Sowing the Seeds of Camera Link HS

Its spring time finally, a time of new beginnings and a time to get out in the garden and start planting in anticipation of the harvest to come. In my mind, technology and product development are a bit like gardening – you prepare the soil, plant the seeds, water and care for the plants and then you get to watch things grow.

The Camera Link HS (CLHS) committee has been carefully preparing the soil to achieve the balance of nutrients/features needed for machine vision today and for many years to come. The CLHS soil is rich and planted, ready for growth and harvest.

A good gardener plans his garden. This can be both difficult and exciting when trying something new. Careful evaluation of CLHS technology reveals that new crops of cameras and frame grabbers can benefit from the advantages of:

  1. Multiple vendor support for device and system components.
  2. Direct drive from FPGAs that enable low cost, small size, low power and long supply life.
  3. Proven base technology leveraged from high volume industries and successfully deployed now by Teledyne DALSA for the last 2 years in HS Link products.
  4. A single copper cable with a 15 metre distance and 2.1 Gbytes/ sec bandwidth, suitable for most applications.
  5. Fibre optic cabling to achieve greater than 300 metre distance, low cost, small size, light weight, high flex life, immunity to ground bounce and electrical fields and noise when flexed, and up to 10 Gbps lane speeds.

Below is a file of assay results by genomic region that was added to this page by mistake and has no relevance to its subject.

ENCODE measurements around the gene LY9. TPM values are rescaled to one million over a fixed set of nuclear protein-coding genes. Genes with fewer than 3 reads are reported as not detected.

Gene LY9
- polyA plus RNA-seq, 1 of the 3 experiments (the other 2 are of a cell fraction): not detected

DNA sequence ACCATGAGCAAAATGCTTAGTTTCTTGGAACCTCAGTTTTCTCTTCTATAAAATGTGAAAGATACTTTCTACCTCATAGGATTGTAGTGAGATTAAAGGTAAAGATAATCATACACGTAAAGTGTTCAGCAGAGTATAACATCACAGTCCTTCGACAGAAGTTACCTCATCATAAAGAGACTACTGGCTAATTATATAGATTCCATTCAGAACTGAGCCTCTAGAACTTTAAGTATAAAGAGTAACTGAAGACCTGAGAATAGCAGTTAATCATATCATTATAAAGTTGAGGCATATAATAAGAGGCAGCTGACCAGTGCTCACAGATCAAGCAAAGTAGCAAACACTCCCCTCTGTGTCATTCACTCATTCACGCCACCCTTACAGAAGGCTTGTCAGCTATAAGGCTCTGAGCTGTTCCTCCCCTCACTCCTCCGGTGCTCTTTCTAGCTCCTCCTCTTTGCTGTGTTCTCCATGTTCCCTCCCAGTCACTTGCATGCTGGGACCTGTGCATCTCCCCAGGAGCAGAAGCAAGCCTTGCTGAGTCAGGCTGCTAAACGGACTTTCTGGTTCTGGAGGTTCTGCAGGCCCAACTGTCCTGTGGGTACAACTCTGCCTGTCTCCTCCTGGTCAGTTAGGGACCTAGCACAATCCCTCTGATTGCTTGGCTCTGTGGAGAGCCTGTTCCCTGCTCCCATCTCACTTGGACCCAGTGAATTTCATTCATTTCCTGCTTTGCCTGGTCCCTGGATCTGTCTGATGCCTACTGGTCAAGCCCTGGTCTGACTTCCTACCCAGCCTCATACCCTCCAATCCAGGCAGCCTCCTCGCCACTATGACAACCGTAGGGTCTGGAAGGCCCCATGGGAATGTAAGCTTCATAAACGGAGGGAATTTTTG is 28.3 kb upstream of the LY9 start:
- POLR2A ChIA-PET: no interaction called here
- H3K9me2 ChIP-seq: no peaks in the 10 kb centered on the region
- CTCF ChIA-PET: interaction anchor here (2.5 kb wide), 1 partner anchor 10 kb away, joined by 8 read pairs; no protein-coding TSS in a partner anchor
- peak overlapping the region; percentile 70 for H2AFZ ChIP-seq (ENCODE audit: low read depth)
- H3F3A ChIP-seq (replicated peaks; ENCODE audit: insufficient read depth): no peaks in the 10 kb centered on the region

6. Packed data formats that deliver optimal transfer efficiency while frame grabbers ensure minimal CPU loading and may include image pre-processing functions.
  7. Error detection and data re-transmission methods to ensure vision systems meet customer expectations.
  8. Plug and Play technology onboard, GenICam and standardized LED definitions.
  9. Parallel processing by identical frame grabbers with multi-cabled cameras achieve higher bandwidths and lower system costs.

The committee is seeding the landscape with reference designs to help ease development times and ensure device interoperability. Reference designs can be licensed from the AIA in May. In addition, the standard allows each gardener to differentiate their product and offer something unique to their customers.

CLHS is a G3 (Cooperation Agreement on Global Coordination of Machine Vision Standardization) approved standard. The specification was released for public review on March 1st and can be obtained from the AIA, European Machine Vision Association (EMVA) and Japan Industrial Imaging Association (JIIA). The committee continues to work on the product qualification process, enhance the adoption collateral, and of course enhance the feature set of the standard.

Happy Planting!

Mike

About Mike

Mike joined DALSA in 1989 and developed the company’s first generation cameras using only 32 flip flops for line scan or 64 flip flops for area array. Some of Mike’s designs are out of this world, including cameras on the International Space Station’s Canadarm2. Closer to home, Mike contributed to the initial development of Camera Link and now chairs the Camera Link HS committee. Seems Mike has a passion for camera to frame grabber communications and pioneering new ideas.
Posted on by Mike. This entry was posted in Cameras, Frame grabbers, Image processing, Interface Standards, Machine Vision. Bookmark the permalink.

Add Comment Register



Leave a Reply

Your email address will not be published. Required fields are marked *

You may use these HTML tags and attributes: <a href="" title=""> <abbr title=""> <acronym title=""> <b> <blockquote cite=""> <cite> <code> <del datetime=""> <em> <i> <q cite=""> <strike> <strong>